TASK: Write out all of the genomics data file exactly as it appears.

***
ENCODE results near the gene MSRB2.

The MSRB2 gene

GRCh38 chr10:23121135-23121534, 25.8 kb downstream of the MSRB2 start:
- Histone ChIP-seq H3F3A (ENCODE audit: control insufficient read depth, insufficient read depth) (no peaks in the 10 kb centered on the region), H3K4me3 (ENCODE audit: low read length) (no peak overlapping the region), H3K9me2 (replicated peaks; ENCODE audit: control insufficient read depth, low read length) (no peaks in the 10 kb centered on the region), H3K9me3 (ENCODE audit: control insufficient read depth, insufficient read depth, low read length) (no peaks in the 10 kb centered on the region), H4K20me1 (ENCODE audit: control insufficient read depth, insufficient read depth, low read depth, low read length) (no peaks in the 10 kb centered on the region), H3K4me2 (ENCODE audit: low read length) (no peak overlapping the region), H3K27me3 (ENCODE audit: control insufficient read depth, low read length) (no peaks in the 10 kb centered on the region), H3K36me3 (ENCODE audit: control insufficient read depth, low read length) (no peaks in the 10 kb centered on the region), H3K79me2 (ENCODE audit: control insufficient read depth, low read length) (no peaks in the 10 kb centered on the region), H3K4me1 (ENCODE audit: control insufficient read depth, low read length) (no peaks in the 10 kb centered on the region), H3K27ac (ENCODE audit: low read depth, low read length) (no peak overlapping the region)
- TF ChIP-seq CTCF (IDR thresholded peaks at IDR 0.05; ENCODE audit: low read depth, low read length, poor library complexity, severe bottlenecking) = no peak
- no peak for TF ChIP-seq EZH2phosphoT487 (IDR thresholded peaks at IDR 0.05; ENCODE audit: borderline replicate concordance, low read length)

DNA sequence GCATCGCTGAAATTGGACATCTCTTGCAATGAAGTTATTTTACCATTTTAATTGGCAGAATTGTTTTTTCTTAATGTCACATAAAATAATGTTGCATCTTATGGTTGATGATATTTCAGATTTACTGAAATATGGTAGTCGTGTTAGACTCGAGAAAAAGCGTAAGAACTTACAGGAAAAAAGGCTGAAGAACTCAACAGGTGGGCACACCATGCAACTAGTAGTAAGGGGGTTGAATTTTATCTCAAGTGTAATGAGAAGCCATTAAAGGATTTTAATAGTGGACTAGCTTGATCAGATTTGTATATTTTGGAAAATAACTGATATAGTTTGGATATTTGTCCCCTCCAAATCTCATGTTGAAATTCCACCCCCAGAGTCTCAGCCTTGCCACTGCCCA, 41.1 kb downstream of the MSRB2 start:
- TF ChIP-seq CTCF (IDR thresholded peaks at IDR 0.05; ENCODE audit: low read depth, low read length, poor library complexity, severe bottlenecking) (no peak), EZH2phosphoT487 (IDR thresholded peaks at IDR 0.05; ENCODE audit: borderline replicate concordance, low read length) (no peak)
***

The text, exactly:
ENCODE results near the gene MSRB2.

The MSRB2 gene

GRCh38 chr10:23121135-23121534, 25.8 kb downstream of the MSRB2 start:
- Histone ChIP-seq H3F3A (ENCODE audit: control insufficient read depth, insufficient read depth) (no peaks in the 10 kb centered on the region), H3K4me3 (ENCODE audit: low read length) (no peak overlapping the region), H3K9me2 (replicated peaks; ENCODE audit: control insufficient read depth, low read length) (no peaks in the 10 kb centered on the region), H3K9me3 (ENCODE audit: control insufficient read depth, insufficient read depth, low read length) (no peaks in the 10 kb centered on the region), H4K20me1 (ENCODE audit: control insufficient read depth, insufficient read depth, low read depth, low read length) (no peaks in the 10 kb centered on the region), H3K4me2 (ENCODE audit: low read length) (no peak overlapping the region), H3K27me3 (ENCODE audit: control insufficient read depth, low read length) (no peaks in the 10 kb centered on the region), H3K36me3 (ENCODE audit: control insufficient read depth, low read length) (no peaks in the 10 kb centered on the region), H3K79me2 (ENCODE audit: control insufficient read depth, low read length) (no peaks in the 10 kb centered on the region), H3K4me1 (ENCODE audit: control insufficient read depth, low read length) (no peaks in the 10 kb centered on the region), H3K27ac (ENCODE audit: low read depth, low read length) (no peak overlapping the region)
- TF ChIP-seq CTCF (IDR thresholded peaks at IDR 0.05; ENCODE audit: low read depth, low read length, poor library complexity, severe bottlenecking) = no peak
- no peak for TF ChIP-seq EZH2phosphoT487 (IDR thresholded peaks at IDR 0.05; ENCODE audit: borderline replicate concordance, low read length)

DNA sequence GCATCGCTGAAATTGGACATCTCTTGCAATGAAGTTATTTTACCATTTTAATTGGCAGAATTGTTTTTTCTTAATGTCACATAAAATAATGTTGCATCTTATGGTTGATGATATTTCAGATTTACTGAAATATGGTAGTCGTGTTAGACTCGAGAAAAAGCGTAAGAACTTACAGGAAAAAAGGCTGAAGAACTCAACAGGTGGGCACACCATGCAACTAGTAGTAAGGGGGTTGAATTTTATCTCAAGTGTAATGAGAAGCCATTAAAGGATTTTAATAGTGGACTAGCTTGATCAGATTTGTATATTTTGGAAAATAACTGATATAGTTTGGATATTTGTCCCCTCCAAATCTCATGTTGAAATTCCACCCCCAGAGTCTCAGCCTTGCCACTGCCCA, 41.1 kb downstream of the MSRB2 start:
- TF ChIP-seq CTCF (IDR thresholded peaks at IDR 0.05; ENCODE audit: low read depth, low read length, poor library complexity, severe bottlenecking) (no peak), EZH2phosphoT487 (IDR thresholded peaks at IDR 0.05; ENCODE audit: borderline replicate concordance, low read length) (no peak)